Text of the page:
Here at Strategic Initiatives, we’ve spent considerable time in the last few months considering OpenAI’s November release of ChatGPT. Don released his reflection a few days ago; Tim and Linda are busily writing, and here’s my own awed reaction.
Often in the last 25 years, technology has changed our lives. For many of us, we needed to be convinced and figure out for ourselves what would change with adoption. Laptops, smartphones, wearables, 3d printing, WiFi, Alexa, Siri, blockchain, ebooks, and streaming music services come to mind. As Amber Case told us so long ago, “We are all cyborgs now,” and we have already merged with our machines.
When OpenAI released ChatGPT to all, even in a beta form, my world changed. I gasped and instantly recognized that we weren’t going to be able to put this innovation back in the box or ignore it. If you haven’t experienced the "chat generative pre-trained transformer," visit their site (https://chat.openai.com/chat). In moments, it will answer your queries to create an essay, poem, song, or term paper. It can do it in the voice of Virginia Woolf, Bob Dylan, or a third grader. It remembers your prompts and revises its responses. With citations. In well-crafted sentences and paragraphs. It solves complicated math problems and generates computer code.
The implications hurt my head to imagine, and most of us gasped at first sight. For many, it was a gasp of awe and admiration; for others, fear and loathing. No one knows how our lives will change, but the diversity of reactions came fast and furious.
For the education sector, The Atlantic quickly declared the college essay dead (Marche, S. Dec 6, 2022). Inside Higher Ed took a bit more time to collect a few reflections on how to move ahead without panicking. Colleagues on my campus spread the URL during winter break and collectively declared that barbarians were at the gate. A few researchers have already begun using them to draft articles, proposals, and projects. Scholarly publications are gasping in response.
Once in a while, in a moment like this, we realize our world, our assumptions, jobs, and identities have changed. Usually, we are not happy when that change happens. Change is hard, transitions can be brutal. And a 22-year-old who spends a weekend becoming famous for creating an anti-AI algorithm by looking for similar sentence lengths won’t stop OpenAI student use. My students already know how to pad a few essay sentences to meet sentence variation requirements and do so as easily as they change margin size and font.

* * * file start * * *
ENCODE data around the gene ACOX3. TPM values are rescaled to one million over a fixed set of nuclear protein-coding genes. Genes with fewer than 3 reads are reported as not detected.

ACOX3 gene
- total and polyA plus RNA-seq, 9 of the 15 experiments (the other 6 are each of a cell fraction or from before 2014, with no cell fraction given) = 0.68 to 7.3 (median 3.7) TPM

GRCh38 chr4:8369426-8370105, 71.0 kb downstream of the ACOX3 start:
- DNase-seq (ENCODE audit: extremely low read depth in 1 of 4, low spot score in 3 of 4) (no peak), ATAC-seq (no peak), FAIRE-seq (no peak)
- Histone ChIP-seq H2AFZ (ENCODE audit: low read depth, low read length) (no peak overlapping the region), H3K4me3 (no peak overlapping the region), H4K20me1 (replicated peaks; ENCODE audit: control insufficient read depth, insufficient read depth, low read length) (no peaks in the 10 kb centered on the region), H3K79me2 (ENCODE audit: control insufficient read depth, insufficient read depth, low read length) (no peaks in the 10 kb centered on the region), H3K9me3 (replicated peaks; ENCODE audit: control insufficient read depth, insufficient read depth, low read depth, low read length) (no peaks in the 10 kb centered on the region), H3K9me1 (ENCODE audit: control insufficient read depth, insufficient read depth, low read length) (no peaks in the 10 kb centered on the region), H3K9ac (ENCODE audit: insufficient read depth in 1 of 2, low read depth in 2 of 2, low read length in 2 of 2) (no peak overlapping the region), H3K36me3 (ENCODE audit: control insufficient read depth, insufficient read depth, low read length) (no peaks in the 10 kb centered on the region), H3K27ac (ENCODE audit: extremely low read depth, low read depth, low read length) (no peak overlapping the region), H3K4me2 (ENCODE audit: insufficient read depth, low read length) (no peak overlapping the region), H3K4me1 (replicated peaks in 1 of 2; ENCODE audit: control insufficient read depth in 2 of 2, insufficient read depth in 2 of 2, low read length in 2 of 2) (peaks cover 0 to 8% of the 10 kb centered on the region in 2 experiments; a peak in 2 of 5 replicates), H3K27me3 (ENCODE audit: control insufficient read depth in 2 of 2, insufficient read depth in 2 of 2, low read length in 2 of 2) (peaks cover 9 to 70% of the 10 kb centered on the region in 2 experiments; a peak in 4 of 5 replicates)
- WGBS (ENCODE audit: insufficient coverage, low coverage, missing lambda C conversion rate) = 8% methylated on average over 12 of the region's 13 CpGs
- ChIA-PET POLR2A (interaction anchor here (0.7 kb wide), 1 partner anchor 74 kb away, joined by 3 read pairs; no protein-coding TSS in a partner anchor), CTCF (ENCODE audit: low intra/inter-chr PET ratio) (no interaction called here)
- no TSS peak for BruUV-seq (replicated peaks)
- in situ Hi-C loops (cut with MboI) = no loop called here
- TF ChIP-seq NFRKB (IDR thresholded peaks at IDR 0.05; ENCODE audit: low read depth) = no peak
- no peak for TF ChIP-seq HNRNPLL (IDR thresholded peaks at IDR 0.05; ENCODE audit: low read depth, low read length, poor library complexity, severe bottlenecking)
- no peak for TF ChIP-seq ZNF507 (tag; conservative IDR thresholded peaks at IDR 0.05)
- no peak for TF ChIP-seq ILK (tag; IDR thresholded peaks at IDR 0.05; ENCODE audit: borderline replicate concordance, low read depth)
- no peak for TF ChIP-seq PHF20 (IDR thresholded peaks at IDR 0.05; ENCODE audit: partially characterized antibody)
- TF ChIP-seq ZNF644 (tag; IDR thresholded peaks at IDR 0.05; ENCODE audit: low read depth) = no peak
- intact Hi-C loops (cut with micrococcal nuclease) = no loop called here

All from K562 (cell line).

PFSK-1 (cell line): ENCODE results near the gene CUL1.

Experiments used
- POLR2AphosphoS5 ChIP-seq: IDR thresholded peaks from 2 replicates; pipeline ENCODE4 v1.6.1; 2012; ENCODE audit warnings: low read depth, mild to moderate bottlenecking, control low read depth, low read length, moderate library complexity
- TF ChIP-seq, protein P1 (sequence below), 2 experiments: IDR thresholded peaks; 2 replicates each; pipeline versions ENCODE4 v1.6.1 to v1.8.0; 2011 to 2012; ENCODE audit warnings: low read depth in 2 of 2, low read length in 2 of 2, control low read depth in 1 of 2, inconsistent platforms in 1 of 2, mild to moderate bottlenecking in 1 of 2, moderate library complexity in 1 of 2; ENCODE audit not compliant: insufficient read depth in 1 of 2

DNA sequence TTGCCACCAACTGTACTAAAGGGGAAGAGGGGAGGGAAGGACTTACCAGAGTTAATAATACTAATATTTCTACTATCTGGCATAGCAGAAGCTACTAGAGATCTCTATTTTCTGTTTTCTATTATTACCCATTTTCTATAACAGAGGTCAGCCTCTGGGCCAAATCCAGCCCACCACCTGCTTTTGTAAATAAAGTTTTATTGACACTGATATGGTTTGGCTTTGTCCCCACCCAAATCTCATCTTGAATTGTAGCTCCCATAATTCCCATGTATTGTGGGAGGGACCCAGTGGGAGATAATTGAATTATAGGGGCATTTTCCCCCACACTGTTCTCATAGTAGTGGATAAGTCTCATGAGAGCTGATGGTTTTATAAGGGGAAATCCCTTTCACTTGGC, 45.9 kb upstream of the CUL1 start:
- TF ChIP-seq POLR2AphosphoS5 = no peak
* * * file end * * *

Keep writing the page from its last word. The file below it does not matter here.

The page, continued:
Similar to the 1970s when graphing calculators changed math classes (after a few years of resistance and school policies banning their use), generative AI will change education, knowledge generation, and evidence in learning outcomes. We should gasp, adapt, and then prepare our students for what’s ahead.
AI can now do the work previously thought of as higher-level reasoning (crafting, coding, composing, writing, translating). OpenAI itself says, “However, it's important to note that AI is not expected to replace human workers entirely, but rather augment and assist them in their tasks.” Is this AI magical thinking, or are tech bros and billionaires luring us into false complacency, just the way they did with social media and crypto? Time will tell, but, regardless of intention, the nature of work will change, jobs will be lost, and new jobs will emerge.
Of great concern should be how this will happen. OpenAI is being funded with billions of dollars from founders who should give us pause, including Elon Musk, Peter Thiel, Amazon, and Microsoft. They want their money back, with a big ROI, and it’s doubtful that the current test phase of OpenAIChat and DALL-E (its image generator) will remain cost-free. "I'm sorry, Dave, I'm afraid I can't do that."
OpenAI is not being developed for social good, and its funders have a history of disregard for the well-being of our diverse populace. OpenAI’s work is brilliant and built with the intent of making money for its investors. Based on history (including the non-action of our government in all things tech), we have a reason for concern. Collectively, we should put our human heads together, ask more of our morally suspect tech bros, leverage knowledge-gathering AI, and embrace this transformational change.
Shape the change, create use cases, and prepare for the disruption. What other choice do we have?